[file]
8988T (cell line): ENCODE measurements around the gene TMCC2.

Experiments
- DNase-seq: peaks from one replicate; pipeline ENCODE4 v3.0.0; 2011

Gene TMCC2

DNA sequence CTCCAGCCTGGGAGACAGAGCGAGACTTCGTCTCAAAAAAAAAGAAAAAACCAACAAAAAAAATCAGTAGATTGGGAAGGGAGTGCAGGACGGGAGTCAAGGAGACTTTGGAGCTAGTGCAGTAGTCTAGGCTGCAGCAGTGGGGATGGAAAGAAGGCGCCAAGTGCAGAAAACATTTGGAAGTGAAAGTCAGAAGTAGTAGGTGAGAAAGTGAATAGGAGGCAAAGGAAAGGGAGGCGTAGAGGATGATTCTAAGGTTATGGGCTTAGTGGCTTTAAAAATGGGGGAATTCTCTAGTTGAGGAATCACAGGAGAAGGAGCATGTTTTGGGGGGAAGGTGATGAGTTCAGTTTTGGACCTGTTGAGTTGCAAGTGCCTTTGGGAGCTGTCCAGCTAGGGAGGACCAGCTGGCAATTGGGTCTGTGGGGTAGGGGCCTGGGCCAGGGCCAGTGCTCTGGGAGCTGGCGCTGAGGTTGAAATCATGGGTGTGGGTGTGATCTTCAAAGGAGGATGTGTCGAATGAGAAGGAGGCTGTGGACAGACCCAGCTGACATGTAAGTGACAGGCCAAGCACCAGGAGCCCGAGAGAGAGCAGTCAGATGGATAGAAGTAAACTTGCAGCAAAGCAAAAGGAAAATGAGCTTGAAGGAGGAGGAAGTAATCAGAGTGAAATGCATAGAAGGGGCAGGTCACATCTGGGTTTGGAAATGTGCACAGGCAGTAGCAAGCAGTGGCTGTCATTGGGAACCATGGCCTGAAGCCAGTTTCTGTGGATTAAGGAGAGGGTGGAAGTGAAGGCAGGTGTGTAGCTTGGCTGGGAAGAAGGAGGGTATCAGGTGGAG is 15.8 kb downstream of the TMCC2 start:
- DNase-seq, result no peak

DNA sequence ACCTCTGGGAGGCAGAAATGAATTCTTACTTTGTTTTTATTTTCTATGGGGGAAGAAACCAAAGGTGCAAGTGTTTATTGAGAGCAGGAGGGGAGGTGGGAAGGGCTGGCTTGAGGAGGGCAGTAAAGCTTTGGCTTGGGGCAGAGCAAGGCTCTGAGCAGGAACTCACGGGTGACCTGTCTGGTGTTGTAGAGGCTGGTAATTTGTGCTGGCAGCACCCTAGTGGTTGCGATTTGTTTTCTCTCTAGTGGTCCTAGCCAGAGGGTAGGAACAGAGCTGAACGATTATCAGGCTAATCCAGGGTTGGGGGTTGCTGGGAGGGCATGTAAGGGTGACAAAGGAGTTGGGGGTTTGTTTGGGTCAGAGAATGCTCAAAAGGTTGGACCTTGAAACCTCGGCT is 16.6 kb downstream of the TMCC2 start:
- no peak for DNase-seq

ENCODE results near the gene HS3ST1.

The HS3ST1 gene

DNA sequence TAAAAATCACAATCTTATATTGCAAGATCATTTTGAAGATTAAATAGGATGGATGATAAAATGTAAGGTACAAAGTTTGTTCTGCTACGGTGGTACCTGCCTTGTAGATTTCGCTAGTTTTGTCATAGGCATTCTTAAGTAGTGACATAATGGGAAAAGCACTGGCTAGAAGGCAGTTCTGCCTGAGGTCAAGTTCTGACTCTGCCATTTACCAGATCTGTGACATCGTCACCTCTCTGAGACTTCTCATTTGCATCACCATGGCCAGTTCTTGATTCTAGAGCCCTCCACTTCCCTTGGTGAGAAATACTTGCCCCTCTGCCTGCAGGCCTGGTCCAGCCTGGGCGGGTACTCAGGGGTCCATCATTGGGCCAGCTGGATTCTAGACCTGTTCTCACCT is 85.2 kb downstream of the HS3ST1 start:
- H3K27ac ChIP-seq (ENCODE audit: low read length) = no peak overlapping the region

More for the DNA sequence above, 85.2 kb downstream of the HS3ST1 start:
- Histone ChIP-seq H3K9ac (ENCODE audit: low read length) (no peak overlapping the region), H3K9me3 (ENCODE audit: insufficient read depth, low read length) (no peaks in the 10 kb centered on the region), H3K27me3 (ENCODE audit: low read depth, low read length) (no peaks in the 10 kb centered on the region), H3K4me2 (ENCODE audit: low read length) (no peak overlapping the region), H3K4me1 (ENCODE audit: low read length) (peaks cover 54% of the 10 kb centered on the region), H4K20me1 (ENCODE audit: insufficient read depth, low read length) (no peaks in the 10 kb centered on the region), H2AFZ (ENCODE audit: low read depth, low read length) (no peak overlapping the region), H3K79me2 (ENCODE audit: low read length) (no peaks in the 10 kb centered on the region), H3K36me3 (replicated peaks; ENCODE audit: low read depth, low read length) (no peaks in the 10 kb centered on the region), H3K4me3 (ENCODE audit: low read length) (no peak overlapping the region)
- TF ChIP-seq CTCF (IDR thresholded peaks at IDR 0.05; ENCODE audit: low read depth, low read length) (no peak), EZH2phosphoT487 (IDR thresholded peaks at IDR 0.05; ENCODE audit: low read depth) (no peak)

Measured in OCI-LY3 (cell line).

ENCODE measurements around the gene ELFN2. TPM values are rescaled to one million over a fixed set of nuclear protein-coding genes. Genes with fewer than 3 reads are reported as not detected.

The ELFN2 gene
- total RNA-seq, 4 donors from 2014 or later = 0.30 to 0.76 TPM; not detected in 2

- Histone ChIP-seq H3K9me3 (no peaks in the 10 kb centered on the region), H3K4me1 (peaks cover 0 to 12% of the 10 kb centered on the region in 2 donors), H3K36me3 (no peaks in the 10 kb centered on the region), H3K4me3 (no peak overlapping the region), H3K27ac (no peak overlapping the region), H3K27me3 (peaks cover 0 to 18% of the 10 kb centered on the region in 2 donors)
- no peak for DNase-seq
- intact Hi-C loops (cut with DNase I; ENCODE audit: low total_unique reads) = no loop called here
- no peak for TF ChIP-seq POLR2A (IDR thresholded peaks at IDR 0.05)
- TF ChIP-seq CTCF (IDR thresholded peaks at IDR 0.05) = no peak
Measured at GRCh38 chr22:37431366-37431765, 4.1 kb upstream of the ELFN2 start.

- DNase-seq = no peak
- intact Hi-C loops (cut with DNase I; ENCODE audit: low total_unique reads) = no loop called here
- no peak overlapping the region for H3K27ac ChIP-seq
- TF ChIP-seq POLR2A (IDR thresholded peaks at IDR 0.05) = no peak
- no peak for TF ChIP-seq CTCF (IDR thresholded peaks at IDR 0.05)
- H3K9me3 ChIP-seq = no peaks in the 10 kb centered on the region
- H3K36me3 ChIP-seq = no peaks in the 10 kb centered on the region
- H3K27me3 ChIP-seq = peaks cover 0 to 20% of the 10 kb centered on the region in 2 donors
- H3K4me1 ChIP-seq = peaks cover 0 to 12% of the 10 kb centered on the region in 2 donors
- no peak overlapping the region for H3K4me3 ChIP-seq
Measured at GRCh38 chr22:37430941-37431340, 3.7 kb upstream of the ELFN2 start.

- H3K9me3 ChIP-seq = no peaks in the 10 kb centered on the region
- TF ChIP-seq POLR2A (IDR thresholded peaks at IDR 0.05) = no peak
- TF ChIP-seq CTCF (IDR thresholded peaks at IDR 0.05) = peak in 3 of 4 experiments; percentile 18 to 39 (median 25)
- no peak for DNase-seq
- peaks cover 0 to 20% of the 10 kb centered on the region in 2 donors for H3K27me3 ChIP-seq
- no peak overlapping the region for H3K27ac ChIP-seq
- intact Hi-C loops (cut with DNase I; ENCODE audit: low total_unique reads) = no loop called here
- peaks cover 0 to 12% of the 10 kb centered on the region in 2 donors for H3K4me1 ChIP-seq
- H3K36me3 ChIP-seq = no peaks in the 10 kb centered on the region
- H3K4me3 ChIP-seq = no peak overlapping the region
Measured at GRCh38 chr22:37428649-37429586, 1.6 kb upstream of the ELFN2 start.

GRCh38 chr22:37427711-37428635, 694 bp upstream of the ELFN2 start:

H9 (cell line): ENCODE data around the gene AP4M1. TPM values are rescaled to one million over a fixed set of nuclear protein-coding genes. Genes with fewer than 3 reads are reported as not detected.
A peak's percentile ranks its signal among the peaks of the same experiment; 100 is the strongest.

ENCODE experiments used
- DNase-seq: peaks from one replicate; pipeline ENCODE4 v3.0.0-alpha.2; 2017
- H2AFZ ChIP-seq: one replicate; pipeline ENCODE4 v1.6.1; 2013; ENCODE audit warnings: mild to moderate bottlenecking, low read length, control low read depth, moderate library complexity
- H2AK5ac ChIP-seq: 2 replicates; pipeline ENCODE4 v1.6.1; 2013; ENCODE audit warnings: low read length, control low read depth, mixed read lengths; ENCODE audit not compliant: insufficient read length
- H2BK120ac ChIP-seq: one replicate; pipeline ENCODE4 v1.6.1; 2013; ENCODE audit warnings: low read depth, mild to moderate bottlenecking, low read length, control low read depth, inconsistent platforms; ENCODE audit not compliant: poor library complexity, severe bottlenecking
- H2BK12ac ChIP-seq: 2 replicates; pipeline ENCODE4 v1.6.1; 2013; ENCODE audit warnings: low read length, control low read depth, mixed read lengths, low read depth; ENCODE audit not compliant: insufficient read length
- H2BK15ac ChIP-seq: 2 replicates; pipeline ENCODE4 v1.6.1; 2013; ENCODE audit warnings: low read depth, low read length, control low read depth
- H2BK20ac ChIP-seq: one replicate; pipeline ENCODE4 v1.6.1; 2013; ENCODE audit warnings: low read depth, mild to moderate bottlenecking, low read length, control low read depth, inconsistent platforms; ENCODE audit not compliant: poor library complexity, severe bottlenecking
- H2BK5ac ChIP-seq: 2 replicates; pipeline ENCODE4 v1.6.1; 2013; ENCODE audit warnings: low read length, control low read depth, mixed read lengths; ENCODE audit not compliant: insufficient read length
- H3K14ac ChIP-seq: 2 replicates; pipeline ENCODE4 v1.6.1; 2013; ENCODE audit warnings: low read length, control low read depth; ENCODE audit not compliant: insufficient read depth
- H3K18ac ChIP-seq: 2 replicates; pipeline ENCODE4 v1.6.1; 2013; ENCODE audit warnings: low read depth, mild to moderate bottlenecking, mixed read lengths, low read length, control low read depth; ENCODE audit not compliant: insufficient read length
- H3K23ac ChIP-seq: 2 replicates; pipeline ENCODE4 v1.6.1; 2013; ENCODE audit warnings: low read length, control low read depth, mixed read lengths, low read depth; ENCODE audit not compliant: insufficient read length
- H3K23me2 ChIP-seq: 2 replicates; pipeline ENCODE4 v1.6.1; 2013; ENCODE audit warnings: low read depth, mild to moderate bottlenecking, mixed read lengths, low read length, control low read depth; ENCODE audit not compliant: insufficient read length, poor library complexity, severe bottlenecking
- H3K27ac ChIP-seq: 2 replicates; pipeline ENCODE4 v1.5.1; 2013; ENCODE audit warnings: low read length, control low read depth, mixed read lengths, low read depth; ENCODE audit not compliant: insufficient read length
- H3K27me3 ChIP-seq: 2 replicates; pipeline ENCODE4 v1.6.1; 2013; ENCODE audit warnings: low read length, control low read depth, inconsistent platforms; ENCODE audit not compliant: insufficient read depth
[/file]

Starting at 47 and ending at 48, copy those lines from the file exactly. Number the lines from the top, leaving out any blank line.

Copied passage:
Measured at GRCh38 chr22:37428649-37429586, 1.6 kb upstream of the ELFN2 start.

GRCh38 chr22:37427711-37428635, 694 bp upstream of the ELFN2 start: